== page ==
Science And Technology in Society

By Sheril Kirshenbaum | March 30, 2009 10:59 am

I’m back from the 2009 Science and Technology in Society Conference in DC where I really enjoyed meeting so many terrific graduate students interested in pursuing science and policy. I was there to discuss my career path–which admittedly, isn’t something I planned as a scientist turned radio DJ turned policy wonk turned blogger and author.  I emphasized the benefits of an interdisciplinary education and reminded everyone there are many ways to pursue a career in science.  The best advice I have echoed the message of the morning’s keynote address by James Turner, former Chief Counsel to the Committee on Science and Technology: Follow your passion.

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Here I am on the career panel with Todd LePorte of George Mason University and Debra Mathews of the Berman Institute of Bioethics at Johns Hopkins University. The conference was a wonderful opportunity to explore the myriad of intersections between science, policy, and society and we should be having these conversations as often as possible.

I also moderated a thought-provoking graduate student panel on education where I was extremely impressed with the presentations–so much so, that every morning this week, I’ll be highlighting a panelist’s topic and posing a related question to readers from the discussion that followed. Here’s what we have to look forward to:

Tuesday: Megan Anderson, University of Wisconsin-Madison

The science in the News: A Useful Tool or Distracting Target in the Pursuit of Scientific Literacy?

Wednesday: Christine Luk, Arizona State University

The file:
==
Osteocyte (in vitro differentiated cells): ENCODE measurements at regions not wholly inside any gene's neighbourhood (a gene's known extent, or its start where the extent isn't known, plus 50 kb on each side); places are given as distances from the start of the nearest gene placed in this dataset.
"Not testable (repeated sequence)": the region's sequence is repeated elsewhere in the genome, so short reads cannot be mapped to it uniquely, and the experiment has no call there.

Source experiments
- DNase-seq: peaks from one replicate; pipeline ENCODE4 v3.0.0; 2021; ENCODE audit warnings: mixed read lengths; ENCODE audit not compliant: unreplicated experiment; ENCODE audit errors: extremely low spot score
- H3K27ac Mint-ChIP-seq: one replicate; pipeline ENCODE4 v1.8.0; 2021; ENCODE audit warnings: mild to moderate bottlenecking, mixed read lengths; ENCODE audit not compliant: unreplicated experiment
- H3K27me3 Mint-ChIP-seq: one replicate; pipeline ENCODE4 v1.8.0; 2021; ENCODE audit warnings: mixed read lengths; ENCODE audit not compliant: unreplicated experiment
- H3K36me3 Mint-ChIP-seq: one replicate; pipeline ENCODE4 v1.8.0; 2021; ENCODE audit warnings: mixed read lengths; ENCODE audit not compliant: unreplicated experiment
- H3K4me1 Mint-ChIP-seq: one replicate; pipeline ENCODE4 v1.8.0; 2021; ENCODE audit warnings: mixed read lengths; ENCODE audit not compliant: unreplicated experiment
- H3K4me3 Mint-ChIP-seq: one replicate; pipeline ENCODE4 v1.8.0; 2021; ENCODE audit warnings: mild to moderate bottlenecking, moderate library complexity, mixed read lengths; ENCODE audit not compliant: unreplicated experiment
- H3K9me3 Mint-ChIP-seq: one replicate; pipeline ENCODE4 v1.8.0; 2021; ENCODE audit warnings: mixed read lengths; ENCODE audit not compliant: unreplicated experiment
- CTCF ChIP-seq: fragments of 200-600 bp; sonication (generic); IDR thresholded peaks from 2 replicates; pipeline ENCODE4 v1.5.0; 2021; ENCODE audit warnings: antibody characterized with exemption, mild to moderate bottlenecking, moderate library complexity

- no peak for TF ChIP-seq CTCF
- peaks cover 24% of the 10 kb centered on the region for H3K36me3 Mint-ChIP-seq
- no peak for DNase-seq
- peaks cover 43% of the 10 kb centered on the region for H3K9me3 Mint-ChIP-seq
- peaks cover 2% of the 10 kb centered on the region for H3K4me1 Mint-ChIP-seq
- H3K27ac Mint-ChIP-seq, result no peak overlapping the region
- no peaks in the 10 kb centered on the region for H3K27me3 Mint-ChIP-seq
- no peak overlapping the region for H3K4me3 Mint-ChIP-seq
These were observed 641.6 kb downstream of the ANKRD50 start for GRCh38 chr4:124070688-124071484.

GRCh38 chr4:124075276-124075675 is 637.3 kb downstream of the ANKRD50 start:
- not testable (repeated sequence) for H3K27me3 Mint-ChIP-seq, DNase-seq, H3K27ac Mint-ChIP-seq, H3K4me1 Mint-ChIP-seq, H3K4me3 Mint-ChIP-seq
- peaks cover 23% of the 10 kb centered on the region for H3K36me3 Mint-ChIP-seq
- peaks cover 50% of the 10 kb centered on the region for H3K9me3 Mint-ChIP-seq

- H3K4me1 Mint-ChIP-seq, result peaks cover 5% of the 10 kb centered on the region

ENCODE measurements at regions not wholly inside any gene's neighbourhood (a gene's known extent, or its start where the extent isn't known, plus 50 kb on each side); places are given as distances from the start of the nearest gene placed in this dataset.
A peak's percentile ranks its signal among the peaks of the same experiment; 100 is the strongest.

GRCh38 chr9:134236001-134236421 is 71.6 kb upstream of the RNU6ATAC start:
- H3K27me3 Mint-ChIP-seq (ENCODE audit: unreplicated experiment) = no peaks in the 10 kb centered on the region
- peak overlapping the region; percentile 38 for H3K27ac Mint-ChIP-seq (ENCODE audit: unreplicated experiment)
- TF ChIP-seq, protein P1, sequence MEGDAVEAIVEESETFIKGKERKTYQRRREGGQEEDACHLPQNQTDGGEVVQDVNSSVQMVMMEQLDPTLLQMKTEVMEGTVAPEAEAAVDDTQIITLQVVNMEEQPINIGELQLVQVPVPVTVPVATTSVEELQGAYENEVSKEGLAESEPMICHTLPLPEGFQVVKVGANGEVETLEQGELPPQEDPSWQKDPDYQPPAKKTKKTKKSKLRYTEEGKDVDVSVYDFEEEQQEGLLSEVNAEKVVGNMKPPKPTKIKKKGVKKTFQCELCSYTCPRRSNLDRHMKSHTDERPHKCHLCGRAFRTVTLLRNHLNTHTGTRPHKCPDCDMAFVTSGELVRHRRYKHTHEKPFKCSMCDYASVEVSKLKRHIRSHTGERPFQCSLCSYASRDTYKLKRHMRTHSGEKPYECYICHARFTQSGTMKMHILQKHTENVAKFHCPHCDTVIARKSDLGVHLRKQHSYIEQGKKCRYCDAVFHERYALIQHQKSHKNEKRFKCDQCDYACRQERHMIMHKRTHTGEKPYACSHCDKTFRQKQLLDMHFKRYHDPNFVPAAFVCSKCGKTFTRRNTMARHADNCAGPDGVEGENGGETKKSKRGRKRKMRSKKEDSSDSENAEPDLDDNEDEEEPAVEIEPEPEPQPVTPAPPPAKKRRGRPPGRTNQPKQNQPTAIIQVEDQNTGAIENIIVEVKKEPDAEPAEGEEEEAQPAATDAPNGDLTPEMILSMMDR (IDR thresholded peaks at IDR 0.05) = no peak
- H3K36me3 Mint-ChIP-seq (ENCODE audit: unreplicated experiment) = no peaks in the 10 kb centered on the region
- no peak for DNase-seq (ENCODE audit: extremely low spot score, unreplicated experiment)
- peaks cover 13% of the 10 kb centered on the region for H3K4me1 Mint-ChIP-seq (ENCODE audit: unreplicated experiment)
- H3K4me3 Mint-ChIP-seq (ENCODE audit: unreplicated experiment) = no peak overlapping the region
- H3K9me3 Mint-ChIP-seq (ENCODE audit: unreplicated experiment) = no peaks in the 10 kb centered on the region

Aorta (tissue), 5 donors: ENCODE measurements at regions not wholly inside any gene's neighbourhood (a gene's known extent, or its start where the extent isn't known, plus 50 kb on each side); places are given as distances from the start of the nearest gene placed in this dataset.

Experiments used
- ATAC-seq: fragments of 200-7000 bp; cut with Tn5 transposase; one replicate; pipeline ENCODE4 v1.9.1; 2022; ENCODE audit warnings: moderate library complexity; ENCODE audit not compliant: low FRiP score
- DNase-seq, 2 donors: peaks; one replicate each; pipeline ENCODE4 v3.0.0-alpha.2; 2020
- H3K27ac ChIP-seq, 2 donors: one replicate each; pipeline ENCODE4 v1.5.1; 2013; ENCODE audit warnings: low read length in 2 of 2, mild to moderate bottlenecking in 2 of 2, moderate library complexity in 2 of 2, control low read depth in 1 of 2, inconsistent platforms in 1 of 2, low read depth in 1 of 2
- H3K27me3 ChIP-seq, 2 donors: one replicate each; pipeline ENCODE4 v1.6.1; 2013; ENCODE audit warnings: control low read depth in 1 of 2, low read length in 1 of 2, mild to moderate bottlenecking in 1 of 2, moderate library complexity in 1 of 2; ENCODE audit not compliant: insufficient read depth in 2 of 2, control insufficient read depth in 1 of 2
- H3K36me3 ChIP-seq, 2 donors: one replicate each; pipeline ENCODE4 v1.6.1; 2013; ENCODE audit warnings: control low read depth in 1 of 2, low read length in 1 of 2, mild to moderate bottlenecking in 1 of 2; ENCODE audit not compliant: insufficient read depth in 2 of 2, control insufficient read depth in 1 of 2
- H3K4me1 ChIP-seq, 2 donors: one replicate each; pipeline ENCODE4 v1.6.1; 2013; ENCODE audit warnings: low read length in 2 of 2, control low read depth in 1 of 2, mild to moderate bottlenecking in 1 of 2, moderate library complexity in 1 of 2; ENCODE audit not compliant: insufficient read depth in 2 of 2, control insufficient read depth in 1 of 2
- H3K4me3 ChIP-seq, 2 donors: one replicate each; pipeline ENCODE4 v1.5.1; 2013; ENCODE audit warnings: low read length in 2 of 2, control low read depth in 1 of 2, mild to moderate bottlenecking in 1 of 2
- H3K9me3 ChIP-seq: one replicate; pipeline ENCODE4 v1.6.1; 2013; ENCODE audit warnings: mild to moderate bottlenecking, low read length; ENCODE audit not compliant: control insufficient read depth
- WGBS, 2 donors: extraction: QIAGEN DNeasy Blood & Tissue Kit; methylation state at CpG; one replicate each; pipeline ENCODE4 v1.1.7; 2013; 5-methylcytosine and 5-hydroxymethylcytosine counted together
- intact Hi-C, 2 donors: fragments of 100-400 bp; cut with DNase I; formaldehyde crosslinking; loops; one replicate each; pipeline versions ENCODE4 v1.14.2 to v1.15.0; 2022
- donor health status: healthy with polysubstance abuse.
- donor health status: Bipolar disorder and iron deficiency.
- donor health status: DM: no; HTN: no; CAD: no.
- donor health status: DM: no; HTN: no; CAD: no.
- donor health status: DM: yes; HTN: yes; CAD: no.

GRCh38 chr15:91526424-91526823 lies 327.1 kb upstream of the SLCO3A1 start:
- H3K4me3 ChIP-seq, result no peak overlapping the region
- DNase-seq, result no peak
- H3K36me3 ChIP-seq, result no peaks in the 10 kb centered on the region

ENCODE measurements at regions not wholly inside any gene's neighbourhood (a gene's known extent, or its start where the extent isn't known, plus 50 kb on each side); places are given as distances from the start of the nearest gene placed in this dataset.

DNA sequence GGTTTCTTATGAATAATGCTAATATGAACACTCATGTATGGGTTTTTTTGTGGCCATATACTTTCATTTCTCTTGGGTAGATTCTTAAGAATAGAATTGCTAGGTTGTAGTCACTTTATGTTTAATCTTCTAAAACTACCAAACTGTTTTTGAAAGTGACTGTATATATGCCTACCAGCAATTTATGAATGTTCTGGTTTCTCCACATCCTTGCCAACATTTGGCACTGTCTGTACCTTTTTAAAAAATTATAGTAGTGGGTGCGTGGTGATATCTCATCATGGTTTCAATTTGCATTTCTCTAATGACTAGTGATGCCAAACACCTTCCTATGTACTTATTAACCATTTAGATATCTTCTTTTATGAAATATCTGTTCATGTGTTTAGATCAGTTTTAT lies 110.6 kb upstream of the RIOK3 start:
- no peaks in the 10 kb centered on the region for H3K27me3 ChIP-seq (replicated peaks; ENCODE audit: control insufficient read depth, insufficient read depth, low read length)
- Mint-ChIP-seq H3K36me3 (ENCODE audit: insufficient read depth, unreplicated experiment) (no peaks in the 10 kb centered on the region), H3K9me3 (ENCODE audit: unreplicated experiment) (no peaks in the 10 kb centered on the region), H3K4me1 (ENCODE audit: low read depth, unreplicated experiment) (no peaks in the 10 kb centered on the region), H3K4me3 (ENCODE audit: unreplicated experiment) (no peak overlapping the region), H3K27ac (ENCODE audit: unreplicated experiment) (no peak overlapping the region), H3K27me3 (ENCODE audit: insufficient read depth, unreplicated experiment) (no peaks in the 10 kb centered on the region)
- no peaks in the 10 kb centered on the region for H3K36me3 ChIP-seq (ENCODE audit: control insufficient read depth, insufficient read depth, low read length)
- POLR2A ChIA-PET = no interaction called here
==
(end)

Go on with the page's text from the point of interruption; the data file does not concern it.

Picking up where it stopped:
Engaging Women in Science and Technology Policy-making: Beyond the Paradox of Under-representation of Women

Thursday: Fei Guo, Southeast University, Nanjing, China, University of Wisconsin-Madison

The Absense of Engineering Ethics in China and its Solutions: An STS Perspective

Friday: Reynold Galope, Georgie State and Georgia Tech

Defining a Comparison Sample to Measure the Effect of Institutional Factors on Highly Creative Scientific Research: Issues and Options

As you can see, a very interesting mix of subjects that will be fun to discuss here…

Comments (12)

  1. pete

    I’m very interested in Thursday’s topic. Ethics is something rarely discussed at science conferences for students.

  2. Erasmussimo

    Sheril, I’d like to offer a thought for your consideration. I begin with the observation that on several occasions I have seen commenters here questioning your credentials as a scientist. I next observe that the photographs you present always show a big bright smile on your face. And this story drove the point home to me. Observe the miens of the three people in the photo. Mr. LePorte is self-assured and anticipatory; Ms. Mathews appears thoughtful and serious. You look like you’re trying too hard to look pleasant.

    I think you would do better to project greater gravitas. Central to this endeavor is the acknowledgement of your own worthiness. I am on thin ice here, engaging in ignorant speculation, but I have seen far too many talented young women sell themselves short and rely on social charm when their intellectual chops are already impressive. You don’t need to charm anybody; you’ve earned your status. There’s a bit of a vicious circle operating here: you start with some small uncertainty about yourself; you compensate with some charm; aggressive males read your charm as an attempt to compensate for lack of talent (rather than lack of confidence); they assault you; this makes you less self-confident; you compensate with even greater charm. Do not get caught up in this vicious circle!